I turned him over, and could tell right away from his clothing that he was a man of means. I could not make out any details, but that was obvious just from what I could see. He was breathing, but shallowly, and Morgan and I picked him up and got him into the house. Morgan spread a blanket out in front of the hearth, and stoked the fire to get it started again. I tried to lower the man to the blanket as gently as I could.
As the fire began to build, Morgan lit a couple of candles and I got a better look at the man. He looked to be about forty years old, and his clothes were finer than any I had ever seen, but they were tattered in places. We checked him over quickly and found no signs of bleeding, so I removed his hat and put a cold cloth on his forehead. It wasn’t long before he began to stir, and within minutes he was sitting up. Morgan offered him some water.
“Where am I?” he asked as soon as he had swallowed.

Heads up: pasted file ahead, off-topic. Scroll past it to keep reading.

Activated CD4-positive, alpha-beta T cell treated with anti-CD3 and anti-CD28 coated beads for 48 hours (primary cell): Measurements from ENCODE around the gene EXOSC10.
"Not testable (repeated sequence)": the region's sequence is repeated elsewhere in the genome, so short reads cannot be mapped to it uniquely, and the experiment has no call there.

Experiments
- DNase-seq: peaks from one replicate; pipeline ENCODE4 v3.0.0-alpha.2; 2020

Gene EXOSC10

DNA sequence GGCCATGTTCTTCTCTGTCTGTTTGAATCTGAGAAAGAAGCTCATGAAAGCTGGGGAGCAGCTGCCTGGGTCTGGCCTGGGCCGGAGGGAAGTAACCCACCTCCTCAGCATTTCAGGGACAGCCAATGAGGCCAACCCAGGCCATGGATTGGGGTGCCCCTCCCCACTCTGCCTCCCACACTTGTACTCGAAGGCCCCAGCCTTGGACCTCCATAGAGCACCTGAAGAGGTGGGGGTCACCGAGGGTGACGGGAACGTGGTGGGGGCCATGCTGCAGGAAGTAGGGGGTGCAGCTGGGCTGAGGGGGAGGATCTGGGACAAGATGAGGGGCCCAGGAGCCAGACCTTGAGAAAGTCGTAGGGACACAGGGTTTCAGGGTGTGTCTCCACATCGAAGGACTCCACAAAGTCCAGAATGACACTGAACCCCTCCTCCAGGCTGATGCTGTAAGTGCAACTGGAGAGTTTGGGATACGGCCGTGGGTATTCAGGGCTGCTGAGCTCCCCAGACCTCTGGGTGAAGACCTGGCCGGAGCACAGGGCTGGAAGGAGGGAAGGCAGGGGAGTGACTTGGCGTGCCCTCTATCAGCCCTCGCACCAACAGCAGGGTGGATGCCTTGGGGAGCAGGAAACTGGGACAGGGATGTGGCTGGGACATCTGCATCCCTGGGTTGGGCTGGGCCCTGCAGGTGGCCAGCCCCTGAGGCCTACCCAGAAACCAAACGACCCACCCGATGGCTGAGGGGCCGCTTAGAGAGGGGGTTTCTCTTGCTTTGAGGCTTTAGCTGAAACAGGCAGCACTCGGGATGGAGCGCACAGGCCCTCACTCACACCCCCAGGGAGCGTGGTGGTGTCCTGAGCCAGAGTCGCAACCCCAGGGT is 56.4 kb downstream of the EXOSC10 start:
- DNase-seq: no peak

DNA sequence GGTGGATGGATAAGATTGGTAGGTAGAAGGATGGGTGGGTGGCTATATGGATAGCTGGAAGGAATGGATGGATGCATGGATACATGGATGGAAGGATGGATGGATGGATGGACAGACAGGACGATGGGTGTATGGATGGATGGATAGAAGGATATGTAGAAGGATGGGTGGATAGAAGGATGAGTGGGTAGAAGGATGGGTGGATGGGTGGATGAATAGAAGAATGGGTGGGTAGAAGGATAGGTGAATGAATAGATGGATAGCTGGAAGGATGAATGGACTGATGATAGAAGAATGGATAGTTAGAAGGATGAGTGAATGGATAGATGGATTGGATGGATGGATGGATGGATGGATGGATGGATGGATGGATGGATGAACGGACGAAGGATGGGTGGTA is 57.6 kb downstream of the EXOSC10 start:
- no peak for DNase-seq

“You’re in Cushetunk,” Morgan answered. “Who are you and what happened to you?”
“My name is McDougall,” he said slowly. “Who are you?”
“We live here,” I said cautiously. “I’m Andrew, and this is my brother, Morgan.”
The man was silent for a moment, and seemed to be taking in his surroundings. Then he fixed his gaze first on Morgan and then on me. It made me uncomfortable. Finally, I spoke.
“Might I ask how you happened to be collapsed in front of our house, out here in the middle of nowhere, dressed like that?”
The man took a deep breath before speaking.
“Obviously I don’t know you boys, but it appears I have no choice but to trust you. I live in New York, but I own property in Albany County, and I was there inspecting it when word reached me that I was needed in Philadelphia. I was on my way there—it is urgent that I get there in the next few days—and I was ambushed just east of here several miles. There are men pursuing me, that is why I didn’t simply travel down the Hudson back home and from there to Philadelphia, so I had to cover a lot of ground fast, and some of it was rough country. I thought if I could get to the Delaware, I would be all right.”
“Men after you? Why?” Morgan asked.
“Do either of you have any idea what is going on in Boston right now?”